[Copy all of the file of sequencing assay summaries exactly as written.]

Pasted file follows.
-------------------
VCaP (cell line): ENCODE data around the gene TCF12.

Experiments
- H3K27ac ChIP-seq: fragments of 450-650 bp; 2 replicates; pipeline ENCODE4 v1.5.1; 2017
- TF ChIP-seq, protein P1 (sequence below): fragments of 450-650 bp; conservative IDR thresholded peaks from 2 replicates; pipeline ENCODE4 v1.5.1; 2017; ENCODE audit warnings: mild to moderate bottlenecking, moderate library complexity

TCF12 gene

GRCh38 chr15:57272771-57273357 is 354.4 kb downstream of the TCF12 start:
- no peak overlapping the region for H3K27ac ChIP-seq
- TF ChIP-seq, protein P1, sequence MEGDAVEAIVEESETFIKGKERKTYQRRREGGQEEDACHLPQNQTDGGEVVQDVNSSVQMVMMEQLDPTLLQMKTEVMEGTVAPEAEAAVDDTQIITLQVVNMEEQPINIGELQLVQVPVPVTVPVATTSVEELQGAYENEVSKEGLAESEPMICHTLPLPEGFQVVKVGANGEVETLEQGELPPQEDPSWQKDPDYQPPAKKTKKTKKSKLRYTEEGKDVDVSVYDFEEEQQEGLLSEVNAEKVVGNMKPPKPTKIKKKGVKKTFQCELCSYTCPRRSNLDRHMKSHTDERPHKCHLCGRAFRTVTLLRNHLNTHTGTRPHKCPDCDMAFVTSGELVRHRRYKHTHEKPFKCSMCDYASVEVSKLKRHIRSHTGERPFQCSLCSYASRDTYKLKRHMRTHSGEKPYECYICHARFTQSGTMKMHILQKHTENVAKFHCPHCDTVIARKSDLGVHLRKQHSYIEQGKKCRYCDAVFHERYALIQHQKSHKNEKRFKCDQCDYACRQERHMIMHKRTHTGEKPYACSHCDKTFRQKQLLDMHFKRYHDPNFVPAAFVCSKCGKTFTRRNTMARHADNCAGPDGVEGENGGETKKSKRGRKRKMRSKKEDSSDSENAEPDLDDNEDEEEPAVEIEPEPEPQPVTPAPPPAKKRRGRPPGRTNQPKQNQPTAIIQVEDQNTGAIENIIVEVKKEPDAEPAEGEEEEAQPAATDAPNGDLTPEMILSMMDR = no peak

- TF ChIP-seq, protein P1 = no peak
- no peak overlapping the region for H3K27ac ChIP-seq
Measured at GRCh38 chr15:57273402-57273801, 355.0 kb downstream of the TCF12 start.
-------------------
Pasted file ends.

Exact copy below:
VCaP (cell line): ENCODE data around the gene TCF12.

Experiments
- H3K27ac ChIP-seq: fragments of 450-650 bp; 2 replicates; pipeline ENCODE4 v1.5.1; 2017
- TF ChIP-seq, protein P1 (sequence below): fragments of 450-650 bp; conservative IDR thresholded peaks from 2 replicates; pipeline ENCODE4 v1.5.1; 2017; ENCODE audit warnings: mild to moderate bottlenecking, moderate library complexity

TCF12 gene

GRCh38 chr15:57272771-57273357 is 354.4 kb downstream of the TCF12 start:
- no peak overlapping the region for H3K27ac ChIP-seq
- TF ChIP-seq, protein P1, sequence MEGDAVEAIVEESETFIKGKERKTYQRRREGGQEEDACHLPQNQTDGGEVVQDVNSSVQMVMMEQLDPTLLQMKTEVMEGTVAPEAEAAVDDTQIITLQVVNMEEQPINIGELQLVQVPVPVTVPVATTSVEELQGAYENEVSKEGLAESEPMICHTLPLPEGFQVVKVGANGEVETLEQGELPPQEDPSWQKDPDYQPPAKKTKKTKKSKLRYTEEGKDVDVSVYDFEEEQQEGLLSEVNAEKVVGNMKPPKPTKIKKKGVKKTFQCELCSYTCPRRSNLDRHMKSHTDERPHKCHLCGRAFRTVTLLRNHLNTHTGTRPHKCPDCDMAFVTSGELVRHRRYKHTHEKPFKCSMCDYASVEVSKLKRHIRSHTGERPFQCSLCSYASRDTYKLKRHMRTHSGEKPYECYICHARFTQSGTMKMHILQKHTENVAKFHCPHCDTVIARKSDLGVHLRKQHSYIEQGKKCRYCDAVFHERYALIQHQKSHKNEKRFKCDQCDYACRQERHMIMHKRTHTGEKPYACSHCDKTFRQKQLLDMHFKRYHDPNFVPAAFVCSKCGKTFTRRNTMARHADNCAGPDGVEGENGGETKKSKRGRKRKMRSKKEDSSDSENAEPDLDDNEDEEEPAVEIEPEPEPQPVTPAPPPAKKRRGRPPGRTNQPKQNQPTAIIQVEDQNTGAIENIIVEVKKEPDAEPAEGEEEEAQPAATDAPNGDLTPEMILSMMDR = no peak

- TF ChIP-seq, protein P1 = no peak
- no peak overlapping the region for H3K27ac ChIP-seq
Measured at GRCh38 chr15:57273402-57273801, 355.0 kb downstream of the TCF12 start.